The Glasses And The Way
I used to know the way and there are maps everywhere
still buried between the books, though I’ve always known
it’s the same; that the weather never changes and the good
days are coming as sure as they are not. The difference is
only the view and these glasses are as good as the first day
I put anything on. Maybe I should just go and look in the
mirror again, as if I didn’t know what was there and
maybe I don’t. If only I keep on looking, I’ll find the street
I wanted to live on. It will contain the woods I lived in
complete with the trees I cut down that built the
neighborhood. I remember the smell when the snow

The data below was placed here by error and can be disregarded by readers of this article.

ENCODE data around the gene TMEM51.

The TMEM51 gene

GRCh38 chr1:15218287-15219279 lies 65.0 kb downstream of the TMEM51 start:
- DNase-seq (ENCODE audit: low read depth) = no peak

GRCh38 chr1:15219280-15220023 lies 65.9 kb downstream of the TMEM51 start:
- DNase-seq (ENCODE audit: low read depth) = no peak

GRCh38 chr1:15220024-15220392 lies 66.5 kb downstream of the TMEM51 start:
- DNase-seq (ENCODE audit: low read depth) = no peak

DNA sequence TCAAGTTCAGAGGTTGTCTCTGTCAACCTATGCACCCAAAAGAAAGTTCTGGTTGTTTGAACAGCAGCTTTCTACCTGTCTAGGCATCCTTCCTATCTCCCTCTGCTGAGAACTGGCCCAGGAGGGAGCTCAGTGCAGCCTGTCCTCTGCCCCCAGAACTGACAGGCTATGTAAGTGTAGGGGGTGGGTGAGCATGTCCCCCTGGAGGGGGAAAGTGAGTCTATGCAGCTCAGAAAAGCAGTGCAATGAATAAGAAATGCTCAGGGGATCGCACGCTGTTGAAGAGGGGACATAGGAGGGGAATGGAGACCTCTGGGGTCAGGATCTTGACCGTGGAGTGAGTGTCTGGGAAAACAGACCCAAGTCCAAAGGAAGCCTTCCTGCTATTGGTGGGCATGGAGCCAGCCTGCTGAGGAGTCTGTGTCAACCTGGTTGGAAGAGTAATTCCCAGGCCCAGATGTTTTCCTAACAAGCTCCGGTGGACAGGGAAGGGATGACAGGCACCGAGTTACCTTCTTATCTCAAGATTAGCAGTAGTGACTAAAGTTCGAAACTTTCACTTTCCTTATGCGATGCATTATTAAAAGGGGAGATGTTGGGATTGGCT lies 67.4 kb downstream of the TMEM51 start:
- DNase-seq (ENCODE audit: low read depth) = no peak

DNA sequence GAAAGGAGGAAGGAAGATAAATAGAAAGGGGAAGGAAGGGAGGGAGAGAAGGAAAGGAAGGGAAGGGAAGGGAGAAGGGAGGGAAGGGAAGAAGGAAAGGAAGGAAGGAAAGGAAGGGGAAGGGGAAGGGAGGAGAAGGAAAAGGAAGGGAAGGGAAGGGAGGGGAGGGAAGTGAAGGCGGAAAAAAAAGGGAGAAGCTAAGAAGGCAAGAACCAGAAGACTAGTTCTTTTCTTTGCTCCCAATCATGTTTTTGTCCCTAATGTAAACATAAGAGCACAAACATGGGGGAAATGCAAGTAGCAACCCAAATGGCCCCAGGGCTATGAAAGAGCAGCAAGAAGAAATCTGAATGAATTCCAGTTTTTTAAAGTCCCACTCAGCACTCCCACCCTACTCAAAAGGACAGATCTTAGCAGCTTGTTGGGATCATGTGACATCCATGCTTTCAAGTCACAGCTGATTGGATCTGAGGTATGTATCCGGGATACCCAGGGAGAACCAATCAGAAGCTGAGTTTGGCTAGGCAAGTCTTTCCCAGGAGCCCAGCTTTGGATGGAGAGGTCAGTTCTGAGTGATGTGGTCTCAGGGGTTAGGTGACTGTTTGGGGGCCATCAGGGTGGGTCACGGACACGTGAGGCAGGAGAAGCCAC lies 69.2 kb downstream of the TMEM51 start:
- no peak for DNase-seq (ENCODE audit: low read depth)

started melting and the world came back to life. It was a
planet I never wanted to leave and to this day I still want
to be buried in.
Poet, biographer, and editor Barry Silesky was born in 1949 in Minneapolis, Minnesota. He earned a BA from Northwestern and an MA from the University of Illinois-Chicago. His books of poetry include The New Tenants (1992), Greatest Hits, 1980–2000, and The Disease: Poems (2006). He has also published a book of micro-fiction, One Thing That Can Save Us (1994). He is a noted biographer, and his biographies include Ferlinghetti: The Artist in His Time (1990) and John Gardner: Literary Outlaw (2004). Silesky lives and works in Chicago, where writes with his wife─fiction writer─Sharon Solwitz.